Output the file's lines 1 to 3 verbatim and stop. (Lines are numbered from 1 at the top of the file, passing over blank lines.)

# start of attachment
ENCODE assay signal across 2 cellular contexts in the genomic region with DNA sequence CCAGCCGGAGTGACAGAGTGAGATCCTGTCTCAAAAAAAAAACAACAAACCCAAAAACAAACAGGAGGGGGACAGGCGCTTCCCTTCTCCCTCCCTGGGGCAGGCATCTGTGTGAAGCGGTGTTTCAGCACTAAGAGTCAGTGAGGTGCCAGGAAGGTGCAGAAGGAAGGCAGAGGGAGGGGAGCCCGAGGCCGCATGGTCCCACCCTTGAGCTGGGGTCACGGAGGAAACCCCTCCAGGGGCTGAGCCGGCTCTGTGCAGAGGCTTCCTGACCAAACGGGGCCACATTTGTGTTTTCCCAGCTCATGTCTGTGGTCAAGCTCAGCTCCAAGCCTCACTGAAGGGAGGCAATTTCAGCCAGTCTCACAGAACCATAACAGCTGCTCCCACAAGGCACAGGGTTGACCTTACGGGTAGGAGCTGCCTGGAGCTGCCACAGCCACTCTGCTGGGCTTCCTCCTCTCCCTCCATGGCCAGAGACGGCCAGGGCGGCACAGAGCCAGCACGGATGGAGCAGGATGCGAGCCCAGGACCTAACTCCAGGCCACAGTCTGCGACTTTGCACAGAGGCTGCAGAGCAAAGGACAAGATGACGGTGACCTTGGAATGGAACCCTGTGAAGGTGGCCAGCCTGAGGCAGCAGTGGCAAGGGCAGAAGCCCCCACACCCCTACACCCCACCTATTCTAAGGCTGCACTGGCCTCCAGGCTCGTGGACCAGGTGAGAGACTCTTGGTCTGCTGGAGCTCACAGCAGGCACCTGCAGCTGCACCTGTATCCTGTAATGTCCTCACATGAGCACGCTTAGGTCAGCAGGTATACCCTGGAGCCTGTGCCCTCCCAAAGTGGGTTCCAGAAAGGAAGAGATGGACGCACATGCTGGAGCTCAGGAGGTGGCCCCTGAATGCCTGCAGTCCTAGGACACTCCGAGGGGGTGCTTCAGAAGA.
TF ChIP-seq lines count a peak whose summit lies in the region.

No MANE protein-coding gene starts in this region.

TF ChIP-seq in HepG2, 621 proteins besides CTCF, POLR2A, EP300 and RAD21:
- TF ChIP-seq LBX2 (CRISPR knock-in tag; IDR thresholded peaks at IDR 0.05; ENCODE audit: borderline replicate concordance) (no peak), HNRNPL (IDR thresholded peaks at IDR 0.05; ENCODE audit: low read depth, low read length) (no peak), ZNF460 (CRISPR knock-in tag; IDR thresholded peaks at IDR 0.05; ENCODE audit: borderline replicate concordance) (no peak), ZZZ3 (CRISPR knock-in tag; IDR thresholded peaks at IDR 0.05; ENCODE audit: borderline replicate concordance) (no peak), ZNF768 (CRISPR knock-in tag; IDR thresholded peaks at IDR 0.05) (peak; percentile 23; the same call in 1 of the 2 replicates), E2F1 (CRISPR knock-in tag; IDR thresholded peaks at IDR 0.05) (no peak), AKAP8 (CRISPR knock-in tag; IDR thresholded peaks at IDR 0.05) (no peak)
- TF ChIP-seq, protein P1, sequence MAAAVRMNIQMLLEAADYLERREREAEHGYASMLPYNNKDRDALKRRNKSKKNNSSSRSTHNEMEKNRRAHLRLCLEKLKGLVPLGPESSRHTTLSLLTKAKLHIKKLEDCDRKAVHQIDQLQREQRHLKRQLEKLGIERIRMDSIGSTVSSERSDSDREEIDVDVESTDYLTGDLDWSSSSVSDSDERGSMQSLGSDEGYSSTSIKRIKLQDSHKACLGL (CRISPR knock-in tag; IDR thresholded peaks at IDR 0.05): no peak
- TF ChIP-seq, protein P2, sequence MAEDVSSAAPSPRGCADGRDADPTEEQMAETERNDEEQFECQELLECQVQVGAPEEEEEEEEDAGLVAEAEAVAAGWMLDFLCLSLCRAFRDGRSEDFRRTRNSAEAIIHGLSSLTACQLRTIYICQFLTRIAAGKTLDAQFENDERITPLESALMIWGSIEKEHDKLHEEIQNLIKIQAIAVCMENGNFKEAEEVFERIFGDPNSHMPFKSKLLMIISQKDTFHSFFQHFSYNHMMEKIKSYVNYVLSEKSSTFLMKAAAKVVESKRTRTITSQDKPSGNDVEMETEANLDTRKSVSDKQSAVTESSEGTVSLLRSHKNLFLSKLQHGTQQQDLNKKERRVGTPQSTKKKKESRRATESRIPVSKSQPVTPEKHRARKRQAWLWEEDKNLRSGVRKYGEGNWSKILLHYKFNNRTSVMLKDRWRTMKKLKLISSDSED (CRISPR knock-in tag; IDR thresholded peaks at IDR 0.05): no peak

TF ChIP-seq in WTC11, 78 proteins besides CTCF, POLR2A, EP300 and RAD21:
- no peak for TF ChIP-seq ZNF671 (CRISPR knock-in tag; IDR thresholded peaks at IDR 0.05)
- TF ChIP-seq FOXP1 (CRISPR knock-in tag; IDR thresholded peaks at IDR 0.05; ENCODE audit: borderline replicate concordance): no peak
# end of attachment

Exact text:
ENCODE assay signal across 2 cellular contexts in the genomic region with DNA sequence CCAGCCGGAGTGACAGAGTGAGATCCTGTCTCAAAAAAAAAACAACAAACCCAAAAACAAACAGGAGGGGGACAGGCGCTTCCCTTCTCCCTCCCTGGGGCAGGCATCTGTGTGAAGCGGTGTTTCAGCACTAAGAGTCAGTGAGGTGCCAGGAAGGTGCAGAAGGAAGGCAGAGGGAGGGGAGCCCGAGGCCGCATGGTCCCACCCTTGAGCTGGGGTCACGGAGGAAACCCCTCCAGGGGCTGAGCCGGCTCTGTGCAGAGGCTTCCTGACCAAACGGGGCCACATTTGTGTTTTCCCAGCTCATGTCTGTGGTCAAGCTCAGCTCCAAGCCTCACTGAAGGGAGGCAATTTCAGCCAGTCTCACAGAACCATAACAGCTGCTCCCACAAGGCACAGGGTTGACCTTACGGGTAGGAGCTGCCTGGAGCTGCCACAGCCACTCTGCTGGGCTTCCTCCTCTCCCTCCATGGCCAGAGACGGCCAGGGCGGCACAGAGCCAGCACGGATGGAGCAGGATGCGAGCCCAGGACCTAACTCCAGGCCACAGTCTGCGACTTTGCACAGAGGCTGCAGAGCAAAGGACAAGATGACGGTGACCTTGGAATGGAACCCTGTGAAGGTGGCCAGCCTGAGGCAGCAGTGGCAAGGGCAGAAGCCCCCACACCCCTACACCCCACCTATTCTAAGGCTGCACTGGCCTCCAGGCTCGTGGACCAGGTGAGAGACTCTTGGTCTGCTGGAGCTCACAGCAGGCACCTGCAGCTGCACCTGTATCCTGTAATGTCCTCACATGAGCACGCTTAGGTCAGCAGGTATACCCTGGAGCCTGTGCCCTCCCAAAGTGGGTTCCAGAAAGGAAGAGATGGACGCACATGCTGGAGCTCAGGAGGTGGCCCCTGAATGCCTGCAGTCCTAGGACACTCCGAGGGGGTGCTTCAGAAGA.
TF ChIP-seq lines count a peak whose summit lies in the region.

No MANE protein-coding gene starts in this region.